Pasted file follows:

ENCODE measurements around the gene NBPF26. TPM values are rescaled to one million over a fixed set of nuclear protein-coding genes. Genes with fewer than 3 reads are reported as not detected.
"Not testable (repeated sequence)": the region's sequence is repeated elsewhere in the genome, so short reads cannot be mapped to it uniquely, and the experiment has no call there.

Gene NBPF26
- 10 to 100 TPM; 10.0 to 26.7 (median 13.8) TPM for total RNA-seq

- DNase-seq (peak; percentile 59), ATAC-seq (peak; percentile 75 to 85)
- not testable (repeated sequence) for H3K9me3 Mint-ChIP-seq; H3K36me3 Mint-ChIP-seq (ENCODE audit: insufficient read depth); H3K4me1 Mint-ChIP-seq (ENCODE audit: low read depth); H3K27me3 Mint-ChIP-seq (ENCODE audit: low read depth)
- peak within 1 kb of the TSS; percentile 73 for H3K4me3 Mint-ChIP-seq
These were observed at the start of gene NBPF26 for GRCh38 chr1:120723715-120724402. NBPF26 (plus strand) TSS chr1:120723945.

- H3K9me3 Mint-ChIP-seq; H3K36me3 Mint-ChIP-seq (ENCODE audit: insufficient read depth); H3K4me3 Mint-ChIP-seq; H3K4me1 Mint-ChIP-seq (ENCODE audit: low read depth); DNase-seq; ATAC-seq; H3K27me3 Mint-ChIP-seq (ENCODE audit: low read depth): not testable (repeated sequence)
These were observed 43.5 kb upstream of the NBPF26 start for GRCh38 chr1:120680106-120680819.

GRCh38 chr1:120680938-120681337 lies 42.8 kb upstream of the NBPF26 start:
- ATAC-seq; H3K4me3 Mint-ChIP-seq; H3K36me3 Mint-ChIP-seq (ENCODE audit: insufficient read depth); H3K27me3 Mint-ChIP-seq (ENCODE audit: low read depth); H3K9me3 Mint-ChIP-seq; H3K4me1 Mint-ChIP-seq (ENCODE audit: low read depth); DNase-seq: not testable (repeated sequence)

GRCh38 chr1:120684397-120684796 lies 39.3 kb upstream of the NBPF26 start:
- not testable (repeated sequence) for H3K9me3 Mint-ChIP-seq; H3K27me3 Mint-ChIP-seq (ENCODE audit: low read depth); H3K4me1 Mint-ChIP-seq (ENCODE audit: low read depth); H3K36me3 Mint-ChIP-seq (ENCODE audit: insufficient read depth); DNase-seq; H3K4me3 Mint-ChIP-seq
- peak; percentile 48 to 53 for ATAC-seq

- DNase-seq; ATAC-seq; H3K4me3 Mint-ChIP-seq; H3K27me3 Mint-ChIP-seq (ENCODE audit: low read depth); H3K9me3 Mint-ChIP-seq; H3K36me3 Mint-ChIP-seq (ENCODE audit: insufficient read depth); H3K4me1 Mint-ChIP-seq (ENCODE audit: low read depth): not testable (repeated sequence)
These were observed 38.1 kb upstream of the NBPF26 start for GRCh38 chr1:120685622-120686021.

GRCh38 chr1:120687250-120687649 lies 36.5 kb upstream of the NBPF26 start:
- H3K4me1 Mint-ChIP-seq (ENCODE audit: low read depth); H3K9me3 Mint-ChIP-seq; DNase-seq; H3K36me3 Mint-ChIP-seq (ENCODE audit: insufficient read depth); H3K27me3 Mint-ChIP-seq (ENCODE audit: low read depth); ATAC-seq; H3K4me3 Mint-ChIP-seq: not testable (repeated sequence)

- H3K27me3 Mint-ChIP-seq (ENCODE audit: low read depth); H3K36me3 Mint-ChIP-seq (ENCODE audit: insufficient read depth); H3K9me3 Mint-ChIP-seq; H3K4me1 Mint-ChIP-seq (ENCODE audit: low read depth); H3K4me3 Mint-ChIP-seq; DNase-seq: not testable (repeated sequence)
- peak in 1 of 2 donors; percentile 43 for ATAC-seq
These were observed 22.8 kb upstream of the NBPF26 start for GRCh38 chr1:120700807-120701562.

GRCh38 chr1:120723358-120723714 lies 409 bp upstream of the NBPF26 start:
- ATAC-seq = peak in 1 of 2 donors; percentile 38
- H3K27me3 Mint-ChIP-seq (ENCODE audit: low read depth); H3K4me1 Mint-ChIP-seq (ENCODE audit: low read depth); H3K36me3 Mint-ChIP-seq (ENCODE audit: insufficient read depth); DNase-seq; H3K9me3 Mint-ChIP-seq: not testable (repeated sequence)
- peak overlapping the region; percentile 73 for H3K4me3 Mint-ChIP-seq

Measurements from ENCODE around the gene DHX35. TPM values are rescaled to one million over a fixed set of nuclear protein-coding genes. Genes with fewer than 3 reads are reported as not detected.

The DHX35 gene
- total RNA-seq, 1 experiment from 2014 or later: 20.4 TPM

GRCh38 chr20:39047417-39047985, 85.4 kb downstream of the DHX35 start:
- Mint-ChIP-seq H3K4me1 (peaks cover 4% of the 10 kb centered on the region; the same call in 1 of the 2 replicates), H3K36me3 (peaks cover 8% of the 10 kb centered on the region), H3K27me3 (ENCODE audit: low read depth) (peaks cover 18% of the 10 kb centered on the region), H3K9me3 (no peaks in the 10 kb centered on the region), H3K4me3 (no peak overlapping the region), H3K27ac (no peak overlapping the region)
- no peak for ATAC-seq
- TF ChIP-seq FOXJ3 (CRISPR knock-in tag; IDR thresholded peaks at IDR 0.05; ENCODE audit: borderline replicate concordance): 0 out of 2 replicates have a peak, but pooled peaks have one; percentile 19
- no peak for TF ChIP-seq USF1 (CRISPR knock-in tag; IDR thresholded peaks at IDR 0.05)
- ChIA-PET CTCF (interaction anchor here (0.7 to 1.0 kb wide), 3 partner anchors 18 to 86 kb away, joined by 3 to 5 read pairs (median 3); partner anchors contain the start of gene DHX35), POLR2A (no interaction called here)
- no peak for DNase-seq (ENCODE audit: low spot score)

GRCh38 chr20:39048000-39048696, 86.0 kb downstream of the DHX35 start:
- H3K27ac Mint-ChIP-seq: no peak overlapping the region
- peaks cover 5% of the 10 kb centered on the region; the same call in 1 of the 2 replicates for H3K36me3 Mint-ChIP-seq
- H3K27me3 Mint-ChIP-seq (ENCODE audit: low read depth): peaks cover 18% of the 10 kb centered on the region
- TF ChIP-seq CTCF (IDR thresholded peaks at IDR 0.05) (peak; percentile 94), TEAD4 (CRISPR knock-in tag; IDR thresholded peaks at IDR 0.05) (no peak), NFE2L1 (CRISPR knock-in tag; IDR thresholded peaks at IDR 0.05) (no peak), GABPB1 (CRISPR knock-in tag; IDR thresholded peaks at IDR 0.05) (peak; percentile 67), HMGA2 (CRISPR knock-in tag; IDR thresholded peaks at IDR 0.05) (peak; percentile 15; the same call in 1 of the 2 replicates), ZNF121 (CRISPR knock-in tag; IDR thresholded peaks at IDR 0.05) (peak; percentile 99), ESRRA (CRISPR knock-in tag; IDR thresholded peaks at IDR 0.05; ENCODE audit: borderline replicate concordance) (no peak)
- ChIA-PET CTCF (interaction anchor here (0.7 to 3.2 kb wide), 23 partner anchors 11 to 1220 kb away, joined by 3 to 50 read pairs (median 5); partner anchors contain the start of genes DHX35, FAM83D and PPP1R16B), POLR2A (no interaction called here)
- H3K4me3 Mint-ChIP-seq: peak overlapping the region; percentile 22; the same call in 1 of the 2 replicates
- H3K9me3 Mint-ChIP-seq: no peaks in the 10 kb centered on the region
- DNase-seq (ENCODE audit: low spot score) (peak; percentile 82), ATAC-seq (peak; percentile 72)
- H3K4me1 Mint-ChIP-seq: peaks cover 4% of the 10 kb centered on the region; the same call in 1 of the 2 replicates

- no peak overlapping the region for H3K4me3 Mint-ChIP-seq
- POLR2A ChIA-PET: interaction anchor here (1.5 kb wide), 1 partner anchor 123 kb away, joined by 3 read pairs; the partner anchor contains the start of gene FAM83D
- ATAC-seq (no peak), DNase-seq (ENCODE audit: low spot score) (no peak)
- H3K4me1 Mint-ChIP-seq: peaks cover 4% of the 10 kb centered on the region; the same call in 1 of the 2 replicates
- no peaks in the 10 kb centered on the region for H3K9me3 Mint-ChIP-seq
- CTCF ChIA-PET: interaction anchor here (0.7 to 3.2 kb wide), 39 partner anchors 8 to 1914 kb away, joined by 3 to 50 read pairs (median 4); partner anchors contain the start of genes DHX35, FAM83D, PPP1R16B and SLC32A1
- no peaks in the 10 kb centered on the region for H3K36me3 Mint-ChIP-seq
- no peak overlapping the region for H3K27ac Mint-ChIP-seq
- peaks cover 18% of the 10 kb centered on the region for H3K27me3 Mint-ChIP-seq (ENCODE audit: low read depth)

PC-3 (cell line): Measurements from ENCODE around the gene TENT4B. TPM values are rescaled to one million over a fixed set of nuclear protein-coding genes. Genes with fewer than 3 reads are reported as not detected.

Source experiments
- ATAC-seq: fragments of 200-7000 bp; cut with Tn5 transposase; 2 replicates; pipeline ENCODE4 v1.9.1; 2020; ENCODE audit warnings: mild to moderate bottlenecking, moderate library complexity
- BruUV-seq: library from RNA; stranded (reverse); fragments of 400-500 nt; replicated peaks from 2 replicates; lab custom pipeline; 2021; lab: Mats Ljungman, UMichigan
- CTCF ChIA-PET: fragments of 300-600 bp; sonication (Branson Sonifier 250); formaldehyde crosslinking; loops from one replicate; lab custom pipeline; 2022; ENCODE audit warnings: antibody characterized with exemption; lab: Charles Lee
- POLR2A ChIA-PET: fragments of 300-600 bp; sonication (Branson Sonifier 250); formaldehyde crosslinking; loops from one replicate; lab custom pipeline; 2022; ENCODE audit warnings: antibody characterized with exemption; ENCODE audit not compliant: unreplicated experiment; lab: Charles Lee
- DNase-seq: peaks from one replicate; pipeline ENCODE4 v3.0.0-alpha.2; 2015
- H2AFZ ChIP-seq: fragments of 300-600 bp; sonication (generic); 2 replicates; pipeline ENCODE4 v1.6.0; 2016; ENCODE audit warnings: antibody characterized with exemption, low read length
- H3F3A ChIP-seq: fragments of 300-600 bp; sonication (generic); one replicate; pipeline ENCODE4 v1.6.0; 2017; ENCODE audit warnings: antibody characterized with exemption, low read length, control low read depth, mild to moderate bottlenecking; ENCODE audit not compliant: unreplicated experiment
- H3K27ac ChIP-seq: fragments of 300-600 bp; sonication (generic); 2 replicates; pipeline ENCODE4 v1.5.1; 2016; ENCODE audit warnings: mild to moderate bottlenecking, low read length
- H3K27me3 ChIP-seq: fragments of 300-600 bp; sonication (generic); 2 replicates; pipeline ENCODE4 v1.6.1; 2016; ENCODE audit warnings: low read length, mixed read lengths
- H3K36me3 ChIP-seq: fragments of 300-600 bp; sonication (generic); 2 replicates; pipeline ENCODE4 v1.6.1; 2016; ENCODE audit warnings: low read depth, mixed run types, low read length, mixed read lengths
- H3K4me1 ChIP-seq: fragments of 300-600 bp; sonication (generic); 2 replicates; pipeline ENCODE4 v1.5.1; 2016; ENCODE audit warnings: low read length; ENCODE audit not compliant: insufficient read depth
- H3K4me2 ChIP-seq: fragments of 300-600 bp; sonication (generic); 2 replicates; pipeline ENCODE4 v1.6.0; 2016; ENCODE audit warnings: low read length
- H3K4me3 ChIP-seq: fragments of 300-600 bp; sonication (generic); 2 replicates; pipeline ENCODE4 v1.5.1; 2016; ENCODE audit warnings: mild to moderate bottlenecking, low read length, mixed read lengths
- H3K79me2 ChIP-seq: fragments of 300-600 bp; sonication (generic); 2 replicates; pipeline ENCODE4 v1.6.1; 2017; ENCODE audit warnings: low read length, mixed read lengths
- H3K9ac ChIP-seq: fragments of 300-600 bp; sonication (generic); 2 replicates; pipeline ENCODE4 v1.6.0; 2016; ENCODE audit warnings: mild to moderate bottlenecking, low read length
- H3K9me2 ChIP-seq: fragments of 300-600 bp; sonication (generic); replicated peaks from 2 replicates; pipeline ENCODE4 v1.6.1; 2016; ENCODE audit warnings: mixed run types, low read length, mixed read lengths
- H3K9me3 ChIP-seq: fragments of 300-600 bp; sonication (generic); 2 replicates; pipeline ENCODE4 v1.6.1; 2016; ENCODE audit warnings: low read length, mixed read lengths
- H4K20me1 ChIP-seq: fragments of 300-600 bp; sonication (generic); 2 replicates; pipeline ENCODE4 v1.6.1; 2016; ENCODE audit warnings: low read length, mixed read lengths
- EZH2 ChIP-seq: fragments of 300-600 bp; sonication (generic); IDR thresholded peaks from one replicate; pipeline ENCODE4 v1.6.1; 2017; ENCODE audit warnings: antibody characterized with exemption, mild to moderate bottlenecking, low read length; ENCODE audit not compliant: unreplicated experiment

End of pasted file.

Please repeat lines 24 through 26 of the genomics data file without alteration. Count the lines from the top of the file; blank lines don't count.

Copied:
- ATAC-seq = peak in 1 of 2 donors; percentile 38
- H3K27me3 Mint-ChIP-seq (ENCODE audit: low read depth); H3K4me1 Mint-ChIP-seq (ENCODE audit: low read depth); H3K36me3 Mint-ChIP-seq (ENCODE audit: insufficient read depth); DNase-seq; H3K9me3 Mint-ChIP-seq: not testable (repeated sequence)
- peak overlapping the region; percentile 73 for H3K4me3 Mint-ChIP-seq